• Favored Class: Illusionist (Wizard specializing in Illusion magic).
• Favored Alignment: Neutral Good


Forest Gnome
Shy and elusive, forest gnomes are not easily contacted even by elves and sylvan fey. They are almost a foot shorter than rock gnomes and can live to be 500 years old.
Stats: as above, save for:
• Languages: Elf, Sylvan and an Animal tongue which permits very basic communication with animals.
• Spell-Like Ability: Pass Without Trace at will.
• +1 Racial bonus to Attack rolls against kobolds, goblinoids, orcs and reptilian humanoids.
• +4 Racial bonus to Hide checks, or +8 in wooded areas.


Svirfneblin, or Deep Gnome
Wiry and gnarled in body, with brown or gray skins and gray eyes, svirfneblin are rarely easy on the eyes of most humanoids. They too live in the Underdark, though their hidden cities are constantly sought by their mortal enemies: drow elves, kuo-toa and mind flayers. Though unpleasant to deal with, svirfneblin are one of the few benevolent races which call the Underdark home, and their skill with forging and imbuing potent magic items is legendary.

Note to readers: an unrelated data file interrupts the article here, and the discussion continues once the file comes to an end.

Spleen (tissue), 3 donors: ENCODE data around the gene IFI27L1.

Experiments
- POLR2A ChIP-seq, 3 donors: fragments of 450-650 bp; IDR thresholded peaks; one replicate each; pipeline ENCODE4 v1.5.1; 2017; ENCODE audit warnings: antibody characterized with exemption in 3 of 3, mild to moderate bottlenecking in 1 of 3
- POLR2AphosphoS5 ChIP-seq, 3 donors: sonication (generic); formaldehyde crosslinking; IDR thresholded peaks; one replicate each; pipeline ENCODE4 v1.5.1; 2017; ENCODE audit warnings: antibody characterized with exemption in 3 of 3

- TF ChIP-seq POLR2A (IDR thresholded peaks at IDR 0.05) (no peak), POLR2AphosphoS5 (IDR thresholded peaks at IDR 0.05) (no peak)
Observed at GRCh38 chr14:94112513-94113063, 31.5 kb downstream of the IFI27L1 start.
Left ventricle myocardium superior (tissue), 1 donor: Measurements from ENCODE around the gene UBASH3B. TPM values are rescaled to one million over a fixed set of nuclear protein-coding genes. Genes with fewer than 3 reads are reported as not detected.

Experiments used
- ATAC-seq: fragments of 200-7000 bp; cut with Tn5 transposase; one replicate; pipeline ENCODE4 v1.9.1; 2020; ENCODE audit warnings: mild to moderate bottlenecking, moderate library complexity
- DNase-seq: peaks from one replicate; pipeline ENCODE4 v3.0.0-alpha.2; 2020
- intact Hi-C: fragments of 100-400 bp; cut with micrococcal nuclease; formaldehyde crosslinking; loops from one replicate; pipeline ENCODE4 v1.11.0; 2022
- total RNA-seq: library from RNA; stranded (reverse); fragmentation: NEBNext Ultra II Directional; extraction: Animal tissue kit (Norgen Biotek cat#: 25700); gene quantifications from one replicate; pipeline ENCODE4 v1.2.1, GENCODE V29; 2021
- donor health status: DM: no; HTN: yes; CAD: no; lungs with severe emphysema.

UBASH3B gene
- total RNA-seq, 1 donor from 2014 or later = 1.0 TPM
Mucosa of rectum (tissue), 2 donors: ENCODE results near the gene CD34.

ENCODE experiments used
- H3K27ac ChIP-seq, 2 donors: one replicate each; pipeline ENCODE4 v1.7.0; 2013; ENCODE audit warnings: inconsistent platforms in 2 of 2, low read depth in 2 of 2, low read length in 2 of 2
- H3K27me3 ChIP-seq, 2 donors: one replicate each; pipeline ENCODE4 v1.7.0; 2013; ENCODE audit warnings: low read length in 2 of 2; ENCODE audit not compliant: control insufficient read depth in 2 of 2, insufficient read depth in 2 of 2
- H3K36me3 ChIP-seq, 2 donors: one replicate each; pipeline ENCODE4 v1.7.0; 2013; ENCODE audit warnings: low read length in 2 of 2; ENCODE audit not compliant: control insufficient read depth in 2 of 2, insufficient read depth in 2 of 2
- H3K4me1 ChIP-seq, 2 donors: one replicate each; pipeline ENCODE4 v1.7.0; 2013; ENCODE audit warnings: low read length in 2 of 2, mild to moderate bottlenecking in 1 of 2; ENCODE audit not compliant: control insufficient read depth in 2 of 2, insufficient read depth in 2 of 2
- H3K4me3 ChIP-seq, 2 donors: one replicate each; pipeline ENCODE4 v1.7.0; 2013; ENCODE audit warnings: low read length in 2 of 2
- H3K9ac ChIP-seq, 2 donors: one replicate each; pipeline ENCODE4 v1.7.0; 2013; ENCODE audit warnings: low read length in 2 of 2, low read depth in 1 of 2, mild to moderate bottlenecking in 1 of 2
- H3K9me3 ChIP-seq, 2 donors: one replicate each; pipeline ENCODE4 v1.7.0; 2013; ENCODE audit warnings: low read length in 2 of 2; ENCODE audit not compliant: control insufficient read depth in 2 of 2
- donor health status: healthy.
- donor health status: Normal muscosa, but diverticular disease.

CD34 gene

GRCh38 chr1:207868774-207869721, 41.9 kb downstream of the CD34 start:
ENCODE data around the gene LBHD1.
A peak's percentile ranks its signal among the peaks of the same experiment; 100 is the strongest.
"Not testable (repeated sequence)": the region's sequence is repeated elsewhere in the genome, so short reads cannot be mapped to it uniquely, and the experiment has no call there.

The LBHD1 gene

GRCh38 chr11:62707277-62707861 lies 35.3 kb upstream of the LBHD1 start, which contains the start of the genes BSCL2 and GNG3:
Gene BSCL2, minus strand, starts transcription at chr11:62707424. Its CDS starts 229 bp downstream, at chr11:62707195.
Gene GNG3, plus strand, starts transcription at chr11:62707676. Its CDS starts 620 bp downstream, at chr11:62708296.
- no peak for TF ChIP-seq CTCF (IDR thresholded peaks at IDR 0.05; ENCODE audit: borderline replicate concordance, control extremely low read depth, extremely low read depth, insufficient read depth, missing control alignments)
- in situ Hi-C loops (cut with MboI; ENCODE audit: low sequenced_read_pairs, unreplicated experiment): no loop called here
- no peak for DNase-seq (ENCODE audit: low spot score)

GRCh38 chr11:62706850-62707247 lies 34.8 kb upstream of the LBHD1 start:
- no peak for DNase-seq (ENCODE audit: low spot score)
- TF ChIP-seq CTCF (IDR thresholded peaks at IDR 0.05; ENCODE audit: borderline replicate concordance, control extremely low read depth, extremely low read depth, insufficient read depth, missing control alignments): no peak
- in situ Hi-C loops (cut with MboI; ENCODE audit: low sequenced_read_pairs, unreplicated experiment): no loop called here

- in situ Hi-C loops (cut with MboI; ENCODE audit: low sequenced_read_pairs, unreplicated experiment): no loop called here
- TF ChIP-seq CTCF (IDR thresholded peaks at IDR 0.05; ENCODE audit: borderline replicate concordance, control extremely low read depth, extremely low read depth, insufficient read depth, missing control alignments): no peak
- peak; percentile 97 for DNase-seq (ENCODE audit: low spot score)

Stats: as above, save for:
• -2 Strength, +1 Dexterity, +1 Wisdom, -4 Charisma
• Spell-Like Abilities: Deep gnomes do not share their cousins' talents with Illusion magic, but can use Blindness, Blur and Change Self (each once a day), as if a wizard of the gnome's Level. Svirfneblin also have continuous Nondetection effects on themselves.
• Stonecunning: Same as the Dwarf ability.
• Darkvision up to 120'.
• Spell Resistance 11 + Level.
• +2 Racial bonus to all Saves.